If you insist on pinpointing my models among writers, I would say where I belong is where I make home. Hence I will need to tell you my favorite genre before I list out the all the A-list names that make my top ranks.
Now coming on to me, I think writing is all about the miasma of inspirations you get sporadically ora mental vision that comes in spasm. Hence to admit a writing category where I would confidently say I belong may require a month of self-retrospection. Writing spasms come like a breeze sometimes cold, hot or moist, damp or salted. Thus in a reality that you could only go with the wind into uncertain aero-adventure, you are not in the best position to identify your writing by yourself. So in effect I am saying my readers hold the aces to define me and my writing. Perhaps they too could not do it fair enough. But they will have their proofs if they call me so-so writer based on a particular piece of my write-up.
For serious book-length writing I would again mention James Clavell as my model. Among African renown writers, of course I must mention Chinua Acehebe, Femi Osofisan, Cyprian Ekwensi and so on. Among modern authors I must cite Chimamanda Adichie, Rotimi Babatunde, Abubakar Adam Ibrahim, Elnathan John, and other modern literati.
I like science in art. So I love writers that mathematically stick to a genre. Outside the literary arena, I have many other writing role models. I told you how I was raised in a scholarly family with my educated parents, siblings and cousins. I grew up with all sorts of books both religious, technical and literary. I could pick up role models of letters from any field.
I love every written word to the extent that I stay in my room, go into bed and draw the mosquito nets just to read my books. By practical experience, it is said that readers would someday write because of training or admiration of authors. That is why when I write, my pen does not stick to literature. Writing models have shaped my writing greatly. I must revere them for this heritage. As a writer I am what I read because with reading, writing happens.
What type of genre do you specialize in?
Biodun Jeyifois one writer on Wole Soyinka whom I read recently. He mentioned Soyinka’s famous quip on negritude –”The tiger does not go about proclaiming its tigritude but merely lives and acts it”.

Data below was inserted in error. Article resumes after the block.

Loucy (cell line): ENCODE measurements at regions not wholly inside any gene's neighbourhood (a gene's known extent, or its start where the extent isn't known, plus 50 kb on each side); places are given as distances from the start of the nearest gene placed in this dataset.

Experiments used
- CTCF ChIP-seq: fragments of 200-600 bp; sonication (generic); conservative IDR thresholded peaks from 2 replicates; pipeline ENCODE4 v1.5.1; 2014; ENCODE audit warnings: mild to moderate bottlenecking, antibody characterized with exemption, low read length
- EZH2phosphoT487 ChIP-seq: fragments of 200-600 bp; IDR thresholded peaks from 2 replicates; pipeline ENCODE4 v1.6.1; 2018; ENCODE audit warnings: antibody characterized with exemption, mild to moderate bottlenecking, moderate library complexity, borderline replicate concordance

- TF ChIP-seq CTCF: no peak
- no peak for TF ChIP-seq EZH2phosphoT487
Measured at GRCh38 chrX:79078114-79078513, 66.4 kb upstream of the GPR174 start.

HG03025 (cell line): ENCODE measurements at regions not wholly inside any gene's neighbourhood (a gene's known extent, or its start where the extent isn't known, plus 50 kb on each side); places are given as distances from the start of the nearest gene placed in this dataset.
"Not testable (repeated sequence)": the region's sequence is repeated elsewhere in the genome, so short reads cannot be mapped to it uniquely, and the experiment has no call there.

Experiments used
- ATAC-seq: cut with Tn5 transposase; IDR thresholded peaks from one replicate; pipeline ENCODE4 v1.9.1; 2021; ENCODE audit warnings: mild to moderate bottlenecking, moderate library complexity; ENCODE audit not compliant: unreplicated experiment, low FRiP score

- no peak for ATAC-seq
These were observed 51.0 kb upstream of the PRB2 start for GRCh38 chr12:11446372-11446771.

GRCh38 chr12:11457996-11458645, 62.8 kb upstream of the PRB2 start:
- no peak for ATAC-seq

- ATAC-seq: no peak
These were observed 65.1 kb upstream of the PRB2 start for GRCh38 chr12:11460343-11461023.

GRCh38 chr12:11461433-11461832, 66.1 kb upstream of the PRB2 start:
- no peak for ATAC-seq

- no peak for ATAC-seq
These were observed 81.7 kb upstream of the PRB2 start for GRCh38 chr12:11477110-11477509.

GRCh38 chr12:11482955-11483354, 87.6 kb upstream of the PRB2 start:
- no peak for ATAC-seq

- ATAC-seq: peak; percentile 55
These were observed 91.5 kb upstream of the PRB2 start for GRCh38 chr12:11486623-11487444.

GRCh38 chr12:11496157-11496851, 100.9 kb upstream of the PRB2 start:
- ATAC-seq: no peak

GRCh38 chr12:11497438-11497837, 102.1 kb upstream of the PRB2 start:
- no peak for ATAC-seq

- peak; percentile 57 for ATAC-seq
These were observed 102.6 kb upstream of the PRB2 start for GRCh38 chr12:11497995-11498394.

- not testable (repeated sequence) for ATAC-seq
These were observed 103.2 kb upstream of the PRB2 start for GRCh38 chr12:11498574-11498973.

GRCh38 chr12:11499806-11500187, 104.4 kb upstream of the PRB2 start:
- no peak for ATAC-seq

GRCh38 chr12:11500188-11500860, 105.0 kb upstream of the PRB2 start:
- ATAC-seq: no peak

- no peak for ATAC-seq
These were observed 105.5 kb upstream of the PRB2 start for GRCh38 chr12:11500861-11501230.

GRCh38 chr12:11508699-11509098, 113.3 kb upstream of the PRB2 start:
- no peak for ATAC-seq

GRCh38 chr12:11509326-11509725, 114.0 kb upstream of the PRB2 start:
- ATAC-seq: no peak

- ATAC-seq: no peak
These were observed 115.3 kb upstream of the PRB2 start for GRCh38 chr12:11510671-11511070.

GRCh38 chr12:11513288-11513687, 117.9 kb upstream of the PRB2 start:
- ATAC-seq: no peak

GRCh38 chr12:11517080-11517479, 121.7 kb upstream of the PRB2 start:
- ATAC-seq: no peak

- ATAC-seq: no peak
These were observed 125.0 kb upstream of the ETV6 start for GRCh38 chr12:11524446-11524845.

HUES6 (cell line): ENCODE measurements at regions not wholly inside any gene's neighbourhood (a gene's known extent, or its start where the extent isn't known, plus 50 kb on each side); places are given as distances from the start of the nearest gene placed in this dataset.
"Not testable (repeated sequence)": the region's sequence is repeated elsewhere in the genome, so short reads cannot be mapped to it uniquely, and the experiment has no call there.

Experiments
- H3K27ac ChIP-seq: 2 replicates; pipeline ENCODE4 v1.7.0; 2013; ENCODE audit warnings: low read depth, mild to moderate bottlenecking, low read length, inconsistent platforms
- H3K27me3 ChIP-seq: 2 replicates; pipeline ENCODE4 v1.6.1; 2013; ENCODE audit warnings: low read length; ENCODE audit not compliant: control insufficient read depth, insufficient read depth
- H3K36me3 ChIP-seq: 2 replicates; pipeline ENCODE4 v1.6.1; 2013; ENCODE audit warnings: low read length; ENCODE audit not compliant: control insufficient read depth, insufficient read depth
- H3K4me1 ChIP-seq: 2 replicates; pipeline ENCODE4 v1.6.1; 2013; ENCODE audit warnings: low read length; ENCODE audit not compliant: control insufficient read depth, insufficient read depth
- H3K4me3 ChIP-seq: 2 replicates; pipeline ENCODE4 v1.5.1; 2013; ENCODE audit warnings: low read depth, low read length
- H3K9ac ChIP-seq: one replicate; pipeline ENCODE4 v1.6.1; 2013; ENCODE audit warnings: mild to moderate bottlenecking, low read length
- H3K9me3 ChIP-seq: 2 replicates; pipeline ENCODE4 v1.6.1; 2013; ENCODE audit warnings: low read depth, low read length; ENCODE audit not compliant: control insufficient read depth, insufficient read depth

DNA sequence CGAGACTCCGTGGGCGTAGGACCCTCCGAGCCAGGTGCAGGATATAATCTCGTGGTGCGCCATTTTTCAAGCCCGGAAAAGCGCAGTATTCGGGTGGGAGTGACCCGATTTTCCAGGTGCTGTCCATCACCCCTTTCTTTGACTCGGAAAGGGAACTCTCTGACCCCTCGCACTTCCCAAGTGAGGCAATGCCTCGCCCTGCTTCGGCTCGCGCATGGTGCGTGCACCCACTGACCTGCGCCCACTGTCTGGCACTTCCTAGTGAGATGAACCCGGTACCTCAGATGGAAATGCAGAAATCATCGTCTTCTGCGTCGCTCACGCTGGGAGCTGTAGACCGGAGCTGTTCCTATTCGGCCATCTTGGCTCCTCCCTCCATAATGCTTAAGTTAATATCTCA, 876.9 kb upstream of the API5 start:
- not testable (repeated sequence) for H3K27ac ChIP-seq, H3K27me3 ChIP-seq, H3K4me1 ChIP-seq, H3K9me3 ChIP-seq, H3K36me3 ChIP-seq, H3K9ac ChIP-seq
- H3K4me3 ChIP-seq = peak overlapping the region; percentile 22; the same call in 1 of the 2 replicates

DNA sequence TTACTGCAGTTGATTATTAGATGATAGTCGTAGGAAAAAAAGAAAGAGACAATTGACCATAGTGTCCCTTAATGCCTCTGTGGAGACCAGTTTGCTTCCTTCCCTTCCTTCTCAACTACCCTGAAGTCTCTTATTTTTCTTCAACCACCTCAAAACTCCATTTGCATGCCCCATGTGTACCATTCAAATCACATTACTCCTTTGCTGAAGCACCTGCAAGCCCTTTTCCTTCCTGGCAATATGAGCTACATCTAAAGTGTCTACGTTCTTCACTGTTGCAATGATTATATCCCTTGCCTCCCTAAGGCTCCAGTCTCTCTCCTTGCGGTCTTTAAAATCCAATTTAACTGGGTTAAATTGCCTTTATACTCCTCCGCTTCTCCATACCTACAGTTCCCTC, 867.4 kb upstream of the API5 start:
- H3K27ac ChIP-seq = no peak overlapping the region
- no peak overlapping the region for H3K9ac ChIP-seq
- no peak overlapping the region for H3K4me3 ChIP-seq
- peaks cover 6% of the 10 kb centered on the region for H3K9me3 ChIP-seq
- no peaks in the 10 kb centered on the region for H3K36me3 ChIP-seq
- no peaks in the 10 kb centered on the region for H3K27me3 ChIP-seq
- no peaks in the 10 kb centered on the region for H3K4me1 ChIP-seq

Although we are what we love, we don’t tell more than we act it. In this esthetic landscape of literature with its p-prongs of poetry, play and prose, I like to write whatever sounds dramatic in its plots whether short or long. I love to author that which defies readers perception and critics’ presumption of suspense. Any writing that succeeds in tacitly resisting the cheap or critical predictions of experienced readers is my stuff. I want a book that beats readers’ guesswork. What normally appeals to me is historical accounts that are alien to my readers’ ears. I want to specialize in a writing form like that of love James Clavell in crafting adroit convoluted plots of historical novels similar to the long serial of Asian saga. Clavell is one veteran in the art of wrapping historical tales into complicated plots. He builds a tome of books that test the memory of the most committed of his readers.
To take you back to my characteristic upbringing, I am upbeat and fascinated by brevity of words that still manage to convey enough meaning beyond the stretch of their semantics. For brevity sake, the genre I specialize is poetry. I write everyday as a way of making use of your mental notes, which I put down into a distiches of poems. I daily write poems on the go. In fact the biggest amount of my individual publications would likely be poetry. Today I have a dedicated Twitter handle for sharing my own copyrighted poems.Despite my desire to specialize in poetry, to me the genre has a major weakness of dependence on readers imaginations, which varies according to knowledge, mood, awareness and many other dynamics.To interpret a poem, literary appreciators take the brunt of figuring meanings and connecting the plot curve of poems too autonomously.
In Nigeria, and Africa oral poetry and musical songs have a level of acceptance more than written poetry. Although from the religious angle, Hausa scholarship is build on the background of Islamic poetry that summarizes important disciplines such as Arabic grammar, law of inheritance, etc. Local Islamic scholars writing in Hausa vernacular have developed the genre of Islamic Hausa poetry for decades. Late Sheik Na’ibi Sulaiman Wali, late Dr Aminudeen Abubakarare quickly come to mind on this.